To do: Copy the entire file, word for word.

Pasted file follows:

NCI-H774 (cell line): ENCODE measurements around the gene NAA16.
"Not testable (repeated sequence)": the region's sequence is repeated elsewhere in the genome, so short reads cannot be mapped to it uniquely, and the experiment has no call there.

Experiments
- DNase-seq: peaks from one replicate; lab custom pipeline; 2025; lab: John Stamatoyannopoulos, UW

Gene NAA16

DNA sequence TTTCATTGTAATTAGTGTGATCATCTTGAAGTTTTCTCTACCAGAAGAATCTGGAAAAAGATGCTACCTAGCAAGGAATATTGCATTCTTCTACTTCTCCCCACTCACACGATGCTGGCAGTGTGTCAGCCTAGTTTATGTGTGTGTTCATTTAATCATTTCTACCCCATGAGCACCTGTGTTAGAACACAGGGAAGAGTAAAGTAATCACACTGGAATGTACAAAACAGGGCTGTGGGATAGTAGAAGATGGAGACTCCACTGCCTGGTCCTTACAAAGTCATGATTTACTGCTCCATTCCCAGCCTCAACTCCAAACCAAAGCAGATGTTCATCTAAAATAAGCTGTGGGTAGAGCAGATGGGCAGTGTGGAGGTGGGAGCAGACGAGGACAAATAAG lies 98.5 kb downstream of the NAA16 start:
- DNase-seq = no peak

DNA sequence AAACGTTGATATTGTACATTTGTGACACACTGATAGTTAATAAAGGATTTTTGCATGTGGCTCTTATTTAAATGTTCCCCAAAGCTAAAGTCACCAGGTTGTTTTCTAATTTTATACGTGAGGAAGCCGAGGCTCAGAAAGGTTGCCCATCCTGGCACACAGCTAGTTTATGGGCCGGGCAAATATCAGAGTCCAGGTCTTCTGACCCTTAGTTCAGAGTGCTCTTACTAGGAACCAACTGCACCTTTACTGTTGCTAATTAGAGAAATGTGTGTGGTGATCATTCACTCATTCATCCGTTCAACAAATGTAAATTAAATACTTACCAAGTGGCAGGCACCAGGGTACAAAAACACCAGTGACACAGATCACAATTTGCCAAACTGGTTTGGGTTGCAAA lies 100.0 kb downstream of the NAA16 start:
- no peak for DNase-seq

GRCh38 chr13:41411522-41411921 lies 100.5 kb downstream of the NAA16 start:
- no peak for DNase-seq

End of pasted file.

NCI-H774 (cell line): ENCODE measurements around the gene NAA16.
"Not testable (repeated sequence)": the region's sequence is repeated elsewhere in the genome, so short reads cannot be mapped to it uniquely, and the experiment has no call there.

Experiments
- DNase-seq: peaks from one replicate; lab custom pipeline; 2025; lab: John Stamatoyannopoulos, UW

Gene NAA16

DNA sequence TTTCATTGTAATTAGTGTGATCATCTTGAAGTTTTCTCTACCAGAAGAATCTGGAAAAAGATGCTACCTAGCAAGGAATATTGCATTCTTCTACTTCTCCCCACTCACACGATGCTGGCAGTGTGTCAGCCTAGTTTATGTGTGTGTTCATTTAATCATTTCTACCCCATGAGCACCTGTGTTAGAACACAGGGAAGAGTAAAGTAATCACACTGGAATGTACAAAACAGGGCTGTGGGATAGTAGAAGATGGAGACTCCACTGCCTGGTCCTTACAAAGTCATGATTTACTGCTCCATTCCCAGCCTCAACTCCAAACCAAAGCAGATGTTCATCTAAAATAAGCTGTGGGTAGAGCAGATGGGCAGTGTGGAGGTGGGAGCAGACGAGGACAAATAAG lies 98.5 kb downstream of the NAA16 start:
- DNase-seq = no peak

DNA sequence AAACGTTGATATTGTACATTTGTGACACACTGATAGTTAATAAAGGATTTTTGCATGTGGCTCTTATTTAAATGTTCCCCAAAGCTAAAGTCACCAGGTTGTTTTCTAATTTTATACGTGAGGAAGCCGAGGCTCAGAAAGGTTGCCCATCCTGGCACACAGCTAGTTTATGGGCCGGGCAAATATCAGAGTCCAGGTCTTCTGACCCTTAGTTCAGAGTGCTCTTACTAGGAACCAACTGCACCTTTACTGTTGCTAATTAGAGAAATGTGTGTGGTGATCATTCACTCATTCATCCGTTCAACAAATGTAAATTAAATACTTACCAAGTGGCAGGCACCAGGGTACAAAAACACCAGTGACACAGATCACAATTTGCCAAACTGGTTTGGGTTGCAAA lies 100.0 kb downstream of the NAA16 start:
- no peak for DNase-seq

GRCh38 chr13:41411522-41411921 lies 100.5 kb downstream of the NAA16 start:
- no peak for DNase-seq